Best regards,
He

Thinking of the complexity impact is the depth of code understanding I have still not. :wink:

However, when I read your comments I’ve already implemented another version of JobActivityList, the GraphJobActivityList to fulfill the request of @jie31best. It uses a DAG (directed acyclic graph) for storing ordering dependencies. What I’ll do after my lunch is a getAllPossibleOrdering() implementation (I’ve already found an algorithm to build up all possible topological ordering of a DAG, but in C++, so I have to translate to Java).

As for the complexity and usefulness, it will be there, none of the current job implementations will use it, and we could decide later whether to adapt to it.

Here is the code:

/**
 * DAG (Directed Acyclic Graph) based activity list implementation.
 * <p>
 * The inserted activities and their relations create the dependency graph.
 * </p>
 *
 * @author balage
 *
 */
public class GraphJobActivityList extends SequentialJobActivityList {

    // Directly added dependencies
    protected Map<JobActivity, Set<JobActivity>> dependencies = new HashMap<>();

    // Cached transitive dependencies
    protected Map<JobActivity, Set<JobActivity>> transitivePrecedingDependencyCache = new HashMap<>();
    protected Map<JobActivity, Set<JobActivity>> transitiveSubsequentDependencyCache = new HashMap<>();

    public GraphJobActivityList(AbstractJob job) {
        super(job);
    }

    @Override
    public void addActivity(JobActivity activity) {
        validateActivity(activity);
        if (_activities.contains(activity)) {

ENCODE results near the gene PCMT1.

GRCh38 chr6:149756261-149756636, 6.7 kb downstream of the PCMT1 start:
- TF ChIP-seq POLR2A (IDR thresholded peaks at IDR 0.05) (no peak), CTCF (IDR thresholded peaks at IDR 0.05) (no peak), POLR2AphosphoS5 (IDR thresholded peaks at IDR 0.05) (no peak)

return;
        }
        _activities.add(activity);
        dependencies.put(activity, new HashSet<JobActivity>());
        transitivePrecedingDependencyCache.put(activity, new HashSet<JobActivity>());
        transitiveSubsequentDependencyCache.put(activity, new HashSet<JobActivity>());
    }

    /**
     * Adds a dependency between two activities. If the activities not in the list, they are also added.
     *
     * @param priorActivity
     *            The prior activity.
     * @param subsequentActivity
     *            The subsequent activity.
     * @throws IllegalArgumentException
     *             If the activities can't be added (see {@linkplain #addActivity(JobActivity)}) or if the new
     *             dependency would create a cycle in the dependency graph.
     */
    public void addDependency(JobActivity priorActivity, JobActivity subsequentActivity) {
        // Add activities if not added yet
        if (!_activities.contains(priorActivity)) {
            addActivity(priorActivity);
        }
        if (!_activities.contains(subsequentActivity)) {
            addActivity(subsequentActivity);
        }
        // Check if dependency already in there
        if (dependencies.get(priorActivity).contains(subsequentActivity)) {
            return;
        }

        // Check if the new dependency would create a cycle
        if (transitiveSubsequentDependencyCache.get(subsequentActivity).contains(priorActivity)) {
            throw new IllegalArgumentException("Dependency between '"+priorActivity+"' and '"+subsequentActivity+"' would create a cycle.");
        }

        // Add new dependency
        dependencies.get(priorActivity).add(subsequentActivity);

        // Update cache
        // === Subsequent =======
        // The new subsequent abilities are the subsequent and its subsesequent abilities
        Set<JobActivity> subsequentActivitiesToAdd = new HashSet<>(transitiveSubsequentDependencyCache.get(subsequentActivity));
        subsequentActivitiesToAdd.add(subsequentActivity);
        // The abilities to add the new ones to: the prior and its prior abilities
        Set<JobActivity> subsequentActivitiesToUpdate = new HashSet<>(transitivePrecedingDependencyCache.get(priorActivity));
        subsequentActivitiesToUpdate.add(priorActivity);

        // === Preceding =======
        // The new prior abilities are the prior and its trasitive prior abilities
        Set<JobActivity> priorActivitiesToAdd = new HashSet<>(transitivePrecedingDependencyCache.get(priorActivity));
        priorActivitiesToAdd.add(priorActivity);
        // The abilities to add the new ones to: the subsequent and its transitively subsequent abilities
        Set<JobActivity> priorActivitiesToUpdate = new HashSet<>(transitiveSubsequentDependencyCache.get(subsequentActivity));
        priorActivitiesToUpdate.add(subsequentActivity);